My battery relocation is finally complete.
JEGS 300A kill switch
JEGS clear anodized billet faceplate
(3) JEGS 1/2" terminal guards
Negative battery terminal
Positive battery terminal
(6) 3/8-in Stud Terminal Insulators
2/0 Red/black battery terminal insulators
Triple-wall adhesive polyolefin heat shrink tubing tubing
Terminal Solder Slugs
Heavy-duty Tinned Copper Lugs
Tinned Copper Crimp Lugs
(2) Moroso Thru-Panel Battery Connectors
Summit Racing black battery box
KnuKonceptz Kolossus Fleks Kable 1/0 Black Power/Ground Wire
- purchased 50ft. and used ~44ft.
KnuKonceptz Kolossus Fleks Kable 4 Gauge Black Power/Ground Wire
- used ~4ft.
KnuKonceptz KonFUSED 3 Way Distribution System
- all three 150A fuses
KnuKonceptz In-Line Waterproof ANL Fuse Holder w/ Fuse
- 200A fuse
(2) XScorpion Circuit breaker
McMaster PUSH-IN FLEXIBLE RUBBER GROMMET, MS 35489-27, AN 931-24-28, 1-1/2"ID,2-1/8"OD
- P/N 9307K84
Reusing original battery for now
Solderless Connector Crimping Tool
Rotary Cable Stripper
I don't have any good pictures of the cables in the engine bay or the fuse box cables to the distribution block right now.
The pictures pretty much sum it up but I'll make some comments. The spare tire and washer fluid bottle brackets were cut out of the trunk to make room for the battery box.
The cable I used looks to be good stuff but it is so big it is actually 2/0, not 1/0ga. This means I had a tough time finding all the lugs and parts I needed. Some lugs I got had to be crimped then soldered, others I could use the solder slug system on. The reason for this is because I always matched the bolt hole in the lug to each place it was bolting to - no "one size lug fits all" here. If you're really interested in the lugs let me know and I'll try to remember which size worked for each spot. To see the solder slug installation watch this video:
For the copper crimp lugs I couldn't use the solder slugs, so I had to crimp them using the tool listed above. After crimping I heated the lugs with a torch and shoved solder in until it was full. Both methods worked equally well IMO.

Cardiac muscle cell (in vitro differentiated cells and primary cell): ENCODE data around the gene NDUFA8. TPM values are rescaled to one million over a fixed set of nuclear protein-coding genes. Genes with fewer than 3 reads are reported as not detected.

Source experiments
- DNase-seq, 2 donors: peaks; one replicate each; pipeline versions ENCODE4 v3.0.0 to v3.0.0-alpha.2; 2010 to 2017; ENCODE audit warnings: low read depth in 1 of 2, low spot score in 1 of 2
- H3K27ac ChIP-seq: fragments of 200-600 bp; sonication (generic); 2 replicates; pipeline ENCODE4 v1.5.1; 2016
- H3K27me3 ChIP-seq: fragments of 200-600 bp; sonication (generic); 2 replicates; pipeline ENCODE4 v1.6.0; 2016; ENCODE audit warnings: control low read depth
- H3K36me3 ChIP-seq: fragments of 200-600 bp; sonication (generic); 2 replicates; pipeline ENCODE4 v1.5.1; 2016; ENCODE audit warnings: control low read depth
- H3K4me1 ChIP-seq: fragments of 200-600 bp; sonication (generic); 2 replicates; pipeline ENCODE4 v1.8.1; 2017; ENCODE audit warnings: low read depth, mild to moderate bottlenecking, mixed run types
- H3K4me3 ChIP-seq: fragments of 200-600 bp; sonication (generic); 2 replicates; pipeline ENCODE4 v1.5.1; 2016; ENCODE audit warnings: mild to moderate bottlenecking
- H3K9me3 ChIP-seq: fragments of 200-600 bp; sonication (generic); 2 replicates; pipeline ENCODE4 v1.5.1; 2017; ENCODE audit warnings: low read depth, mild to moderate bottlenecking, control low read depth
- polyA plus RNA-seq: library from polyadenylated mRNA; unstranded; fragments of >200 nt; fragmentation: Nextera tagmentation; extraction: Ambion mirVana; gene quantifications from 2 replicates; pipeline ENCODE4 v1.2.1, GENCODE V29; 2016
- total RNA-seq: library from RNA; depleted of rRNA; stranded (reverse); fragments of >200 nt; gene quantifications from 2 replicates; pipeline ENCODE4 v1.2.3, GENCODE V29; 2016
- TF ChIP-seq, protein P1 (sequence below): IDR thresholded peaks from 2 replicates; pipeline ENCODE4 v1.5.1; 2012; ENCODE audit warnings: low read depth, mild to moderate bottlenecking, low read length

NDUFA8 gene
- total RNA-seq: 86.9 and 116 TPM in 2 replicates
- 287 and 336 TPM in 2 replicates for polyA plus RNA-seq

Triple-wall adhesive polyolefin heat shrink tubing tubing is the sh*t. Nuff said.
At first I got Taylor battery cable terminals
, but my wire was too big to fit in them. Then I got 2/0 ones from McMaster that looked identical to the Taylor ones. However, they are both Universal fit and I didn't like that. So instead I bought the ones listed above that are specific to (+) and (-) terminals (which are different sizes) and I like the fit better. All 3 sets looked identical otherwise.
The circuit breakers are kind of a no-name brand. They were the best 200A ones I could find. I bought Stinger circuit breaker covers for them, and they would have fit with a little modification. However, my lugs were so big I would have had to cut out quite a bit for them to work. I liked the terminal insulators better so I used them.
The kill switch is heavy and big. Be warned, but it does look like a quality piece.
The 1/2" terminal insulators were used at the kill switch and both sides of the thru-panel connectors. The 3/8" ones were used at the circuit breakers, alternator, and starter.
One circuit breakers is mounted to the battery box. I had to use slim head flanged allen fasteners on the inside of the box to provide a full adjustment range for the battery tie down (McMaster P/N 92137A535). The other circuit breaker is bolted to a stud on the rear of the car. Only one mounting point is used. The fuse and distribution block on the firewall are mounted with heavy duty velcro. Couldn't think of a better way without putting holes in the firewall.
The little plastic things under the kick panel where the wires run had to be trimmed on the bottom because the wires are so thick. Took a minute with the Dremel.
The trunk plastic panels still fit fine, they just weren't on for the pictures.
The battery grounds on the drivers frame rail (pictured).
To get the wires to the kill switch, I used a factory hole in the rear of the car. I believe it was about 1.3" or so from the factory, and I used a hole saw to drill it out to 1.75" to use the grommet listed above. The factory wires still go through this hole along with three 2/0 wires. Drilling through this metal was kind of tricky with the hole saw because I had to start with an existing hole. I ended up grinding it out with a Dremel until it was 1.5", then I bolted my 1.75" hole saw on the drill then my 1.5" hole saw backwards to act as a guide in the hole. While drilling the metal tried to tweak because it is so thin so be careful.
I think that's way more info than any of you wanted, but ask questions if you have them.